click for source

click for source

I love this!  The colors work well for her, and the peplum is very well proportioned for her figure.  She looks like her clothes belong to her.

Sewists’ Tips for Peplum Proportion:

Remember, we can sew.  We are not at the mercy of RTW and arbitrary peplum lengths.  To make a nicely proportioned peplum top regardless of figure size or shape, it’s easy to add some length or remove it when we cut.  The Hummingbird Peplum is proportionately wider as size increases.

  • *Use waistline seam placement to your advantage.  Shorter waisted people can balance their figure visually by placing a waistline seam slightly lower than their natural waist, and a long-waisted person can place the seam a little higher than their natural waist.  It’s a small way to trick the eye, 1-2″ or so but no more.
click for source

click for source

  • The hem of the peplum should hit just above the fullest part of the hip for optimal visual impact.  The eye will follow the hip curve as it bends towards the waist and disappears into the peplum.  Regardless of tummy or muffin bulge (which disappears under the peplum anyway), this is the most pleasing hem placement for that reason.
  • For those who wish to lend grace to the tummy area, forget about the hip-curve hem placement and instead focus on hemming the peplum slightly below the tummy.
  • Smaller figures look best in smaller peplums- either tailored or ruffly, but keep in mind the Hungry Peplum Monster- an oversized peplum that will swamp a smaller frame. 

I pinned more “good” peplums for various figure types (skewing toward curvy), check it out for inspiration.

What do you think about peplum proportioning?  If you’d like to add an image to illustrate your idea, then do link.  Linking is good.


  1. I could have really used this a month ago when I started puzzling out my first peplum. Actually, I’d love opinions on what’s “off” with what I ended up with (hope this okay). I *think* it’s a 1/2-1″ too short. It’s hard to tell from the picture but my widest point on my hip is at my thumb joint. I think the high neckline may be another issue.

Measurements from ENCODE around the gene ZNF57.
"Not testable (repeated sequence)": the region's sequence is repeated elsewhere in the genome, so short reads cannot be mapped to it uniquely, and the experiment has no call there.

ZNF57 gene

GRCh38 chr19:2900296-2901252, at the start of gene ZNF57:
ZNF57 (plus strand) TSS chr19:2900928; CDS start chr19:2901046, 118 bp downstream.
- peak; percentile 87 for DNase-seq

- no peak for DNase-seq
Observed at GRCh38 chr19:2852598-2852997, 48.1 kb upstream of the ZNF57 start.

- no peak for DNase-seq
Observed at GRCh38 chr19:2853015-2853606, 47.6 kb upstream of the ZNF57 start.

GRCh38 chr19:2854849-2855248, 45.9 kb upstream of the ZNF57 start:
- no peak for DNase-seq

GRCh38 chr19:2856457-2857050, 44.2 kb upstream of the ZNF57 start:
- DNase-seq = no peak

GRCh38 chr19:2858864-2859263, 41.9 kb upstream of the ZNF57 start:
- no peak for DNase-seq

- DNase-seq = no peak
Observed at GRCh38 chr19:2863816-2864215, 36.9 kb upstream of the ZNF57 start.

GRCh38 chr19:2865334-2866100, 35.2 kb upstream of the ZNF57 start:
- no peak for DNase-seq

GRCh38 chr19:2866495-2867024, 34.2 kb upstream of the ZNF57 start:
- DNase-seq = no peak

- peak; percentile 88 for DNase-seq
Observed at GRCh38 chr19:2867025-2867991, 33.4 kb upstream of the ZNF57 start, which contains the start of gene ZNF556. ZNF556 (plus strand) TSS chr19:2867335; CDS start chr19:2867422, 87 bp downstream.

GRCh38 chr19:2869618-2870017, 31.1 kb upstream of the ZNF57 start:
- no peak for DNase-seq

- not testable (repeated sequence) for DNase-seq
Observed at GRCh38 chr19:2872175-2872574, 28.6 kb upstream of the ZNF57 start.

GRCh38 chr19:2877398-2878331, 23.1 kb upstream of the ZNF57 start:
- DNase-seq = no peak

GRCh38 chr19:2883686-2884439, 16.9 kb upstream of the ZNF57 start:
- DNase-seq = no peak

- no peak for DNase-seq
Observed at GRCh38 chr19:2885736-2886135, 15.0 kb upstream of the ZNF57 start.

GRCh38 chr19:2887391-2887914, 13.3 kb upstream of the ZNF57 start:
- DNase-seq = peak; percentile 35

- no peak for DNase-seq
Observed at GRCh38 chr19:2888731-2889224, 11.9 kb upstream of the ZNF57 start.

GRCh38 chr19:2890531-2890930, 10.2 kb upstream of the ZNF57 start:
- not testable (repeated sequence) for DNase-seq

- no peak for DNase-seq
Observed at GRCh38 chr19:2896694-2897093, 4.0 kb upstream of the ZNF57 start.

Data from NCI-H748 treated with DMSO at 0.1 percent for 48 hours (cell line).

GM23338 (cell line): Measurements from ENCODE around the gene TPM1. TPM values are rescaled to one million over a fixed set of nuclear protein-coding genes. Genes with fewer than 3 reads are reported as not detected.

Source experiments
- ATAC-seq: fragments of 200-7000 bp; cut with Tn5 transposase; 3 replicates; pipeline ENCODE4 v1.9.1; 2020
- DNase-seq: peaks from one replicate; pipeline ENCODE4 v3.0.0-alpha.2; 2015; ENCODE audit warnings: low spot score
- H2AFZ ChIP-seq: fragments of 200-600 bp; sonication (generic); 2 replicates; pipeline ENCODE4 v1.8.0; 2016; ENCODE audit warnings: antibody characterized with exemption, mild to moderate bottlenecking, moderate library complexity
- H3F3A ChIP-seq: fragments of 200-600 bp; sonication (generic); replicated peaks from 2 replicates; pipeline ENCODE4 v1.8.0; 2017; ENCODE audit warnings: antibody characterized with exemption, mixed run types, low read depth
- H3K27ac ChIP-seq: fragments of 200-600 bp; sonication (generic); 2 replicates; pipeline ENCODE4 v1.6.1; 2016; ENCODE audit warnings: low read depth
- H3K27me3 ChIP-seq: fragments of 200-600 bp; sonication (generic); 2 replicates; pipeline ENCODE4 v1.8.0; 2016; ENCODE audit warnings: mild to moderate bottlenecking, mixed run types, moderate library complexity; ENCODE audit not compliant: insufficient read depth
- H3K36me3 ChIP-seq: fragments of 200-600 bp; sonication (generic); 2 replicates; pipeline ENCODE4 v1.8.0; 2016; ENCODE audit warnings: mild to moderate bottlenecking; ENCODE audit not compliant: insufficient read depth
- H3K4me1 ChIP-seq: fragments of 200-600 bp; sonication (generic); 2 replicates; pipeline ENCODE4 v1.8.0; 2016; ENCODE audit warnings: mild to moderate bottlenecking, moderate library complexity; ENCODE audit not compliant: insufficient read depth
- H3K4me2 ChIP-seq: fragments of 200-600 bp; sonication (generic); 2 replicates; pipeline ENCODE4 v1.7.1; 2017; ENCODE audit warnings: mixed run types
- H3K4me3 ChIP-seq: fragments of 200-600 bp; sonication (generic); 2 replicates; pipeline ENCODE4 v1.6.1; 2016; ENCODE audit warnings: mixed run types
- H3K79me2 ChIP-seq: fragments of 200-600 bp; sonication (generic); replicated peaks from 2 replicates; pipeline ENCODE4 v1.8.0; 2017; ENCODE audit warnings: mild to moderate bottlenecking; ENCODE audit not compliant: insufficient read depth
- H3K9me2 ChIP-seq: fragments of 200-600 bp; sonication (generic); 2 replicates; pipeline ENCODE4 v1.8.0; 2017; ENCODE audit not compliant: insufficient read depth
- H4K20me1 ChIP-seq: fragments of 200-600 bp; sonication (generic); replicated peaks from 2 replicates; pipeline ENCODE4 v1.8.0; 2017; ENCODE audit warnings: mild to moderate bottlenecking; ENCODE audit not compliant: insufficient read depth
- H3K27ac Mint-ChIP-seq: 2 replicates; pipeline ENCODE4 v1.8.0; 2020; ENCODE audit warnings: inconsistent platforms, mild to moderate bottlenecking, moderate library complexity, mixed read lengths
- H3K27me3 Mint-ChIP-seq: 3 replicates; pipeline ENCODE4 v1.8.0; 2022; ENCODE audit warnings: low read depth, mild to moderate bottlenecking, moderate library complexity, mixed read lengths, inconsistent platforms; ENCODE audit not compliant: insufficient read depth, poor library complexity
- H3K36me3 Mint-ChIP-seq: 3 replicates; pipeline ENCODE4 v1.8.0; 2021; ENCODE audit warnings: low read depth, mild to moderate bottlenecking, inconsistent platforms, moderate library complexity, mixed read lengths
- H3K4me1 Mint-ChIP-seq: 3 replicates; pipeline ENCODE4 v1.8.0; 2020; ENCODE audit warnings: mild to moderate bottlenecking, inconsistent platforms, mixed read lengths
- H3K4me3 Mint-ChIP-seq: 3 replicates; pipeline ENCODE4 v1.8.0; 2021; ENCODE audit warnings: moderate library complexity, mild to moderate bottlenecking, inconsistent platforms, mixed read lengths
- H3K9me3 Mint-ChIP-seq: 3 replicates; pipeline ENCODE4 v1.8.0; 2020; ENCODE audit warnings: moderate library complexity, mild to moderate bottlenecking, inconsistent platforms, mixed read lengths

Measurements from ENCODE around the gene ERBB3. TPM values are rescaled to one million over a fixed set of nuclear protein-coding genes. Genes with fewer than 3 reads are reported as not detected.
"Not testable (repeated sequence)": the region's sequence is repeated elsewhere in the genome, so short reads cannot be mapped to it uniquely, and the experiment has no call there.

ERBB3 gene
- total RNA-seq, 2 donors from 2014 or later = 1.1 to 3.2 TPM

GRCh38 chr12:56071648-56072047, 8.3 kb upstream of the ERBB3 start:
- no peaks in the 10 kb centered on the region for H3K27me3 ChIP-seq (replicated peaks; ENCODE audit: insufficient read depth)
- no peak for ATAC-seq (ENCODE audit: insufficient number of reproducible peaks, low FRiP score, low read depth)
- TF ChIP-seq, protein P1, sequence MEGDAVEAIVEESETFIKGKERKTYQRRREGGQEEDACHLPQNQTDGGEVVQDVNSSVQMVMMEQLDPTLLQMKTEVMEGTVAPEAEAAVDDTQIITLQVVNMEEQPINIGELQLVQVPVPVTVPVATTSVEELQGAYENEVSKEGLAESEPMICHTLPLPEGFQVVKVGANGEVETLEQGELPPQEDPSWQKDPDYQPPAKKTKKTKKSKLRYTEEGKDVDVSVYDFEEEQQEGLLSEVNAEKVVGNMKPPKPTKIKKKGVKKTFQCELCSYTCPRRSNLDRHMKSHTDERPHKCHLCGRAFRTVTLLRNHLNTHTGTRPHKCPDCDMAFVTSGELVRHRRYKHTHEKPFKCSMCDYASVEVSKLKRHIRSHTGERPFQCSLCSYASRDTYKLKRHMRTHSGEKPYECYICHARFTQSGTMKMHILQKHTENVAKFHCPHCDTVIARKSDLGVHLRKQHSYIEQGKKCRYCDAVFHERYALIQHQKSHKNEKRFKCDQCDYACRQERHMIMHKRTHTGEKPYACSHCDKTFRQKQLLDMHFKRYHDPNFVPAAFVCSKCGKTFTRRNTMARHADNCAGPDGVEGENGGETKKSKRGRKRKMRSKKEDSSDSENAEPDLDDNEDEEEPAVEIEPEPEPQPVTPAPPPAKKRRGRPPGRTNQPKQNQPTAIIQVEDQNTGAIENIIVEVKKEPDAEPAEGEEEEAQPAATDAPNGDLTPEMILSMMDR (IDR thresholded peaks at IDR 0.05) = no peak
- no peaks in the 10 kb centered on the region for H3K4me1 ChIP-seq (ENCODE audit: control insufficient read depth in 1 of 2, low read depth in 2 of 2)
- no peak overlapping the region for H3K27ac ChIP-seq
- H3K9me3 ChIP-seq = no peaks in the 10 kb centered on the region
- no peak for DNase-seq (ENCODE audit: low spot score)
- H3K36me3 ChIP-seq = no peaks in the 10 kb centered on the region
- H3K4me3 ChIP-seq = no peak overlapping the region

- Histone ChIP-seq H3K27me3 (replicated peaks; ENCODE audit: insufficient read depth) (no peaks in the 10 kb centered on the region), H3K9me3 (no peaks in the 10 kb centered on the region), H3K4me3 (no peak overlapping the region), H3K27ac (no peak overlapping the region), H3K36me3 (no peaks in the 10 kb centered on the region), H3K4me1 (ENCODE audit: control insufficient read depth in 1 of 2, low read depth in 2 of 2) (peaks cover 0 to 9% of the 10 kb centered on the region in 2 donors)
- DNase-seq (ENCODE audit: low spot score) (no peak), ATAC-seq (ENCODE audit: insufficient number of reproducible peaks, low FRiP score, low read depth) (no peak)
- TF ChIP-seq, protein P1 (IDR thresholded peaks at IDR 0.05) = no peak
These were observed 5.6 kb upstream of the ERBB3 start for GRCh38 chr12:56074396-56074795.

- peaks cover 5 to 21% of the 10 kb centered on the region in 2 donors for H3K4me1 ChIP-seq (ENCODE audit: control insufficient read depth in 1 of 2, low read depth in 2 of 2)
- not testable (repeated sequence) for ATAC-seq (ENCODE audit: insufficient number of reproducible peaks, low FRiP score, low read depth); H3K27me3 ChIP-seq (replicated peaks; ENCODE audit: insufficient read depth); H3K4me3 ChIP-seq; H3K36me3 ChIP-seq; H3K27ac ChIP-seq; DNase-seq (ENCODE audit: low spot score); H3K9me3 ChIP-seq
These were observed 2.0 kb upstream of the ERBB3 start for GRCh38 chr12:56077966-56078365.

But I will definitely keep these guidelines in mind with my next (less voluminous) version. Thank you for these!

    • I’m no expert, but for what it’s worth, I think your peplum looks great! Perhaps I’m not critical enough, but I don’t see an obvious proportion problem :-)

    • Yeah for sure, linking is good… Looking at your post, I’d say that perhaps the peplum could be a little longer, but it’s by no means terrible. Not at all. In fact I rather like it. Have you tried a belt in either a dark blue or another color to match whatever skirt or other accessories you’re wearing? It gives the eye a focal point, rather than wandering around the patterned fabric. For the other, I’d suggest wearing a lighter skirt- even white or pale blue maybe. Your coloring is gentle rather than contrasty, you may find that makes you more comfortable with the style, too…

      Is that your first peplum? :) When I started muslining H-birds, the first time I put one on I was horrified for some reason. I looked in the mirror and thought “Oh no Uuuuugh I can’t wear this it’s horrible!” I put it on a few days later to check if it was still “ugly” and it wasn’t. I think it was just the style change, it was a little outside my norm and I found it a little jarring…?

      • I can’t believe I hadn’t thought of the belt before! I guess I thought that it was already defined or something along those lines. Do you think thinner or medium width? Wider would probably alter the shape of the peplum, right?

        Yup- first peplum (aside from the muslin, when I was more concerned with the bust fit). DH convinced me I should try it to add some interest to my closet.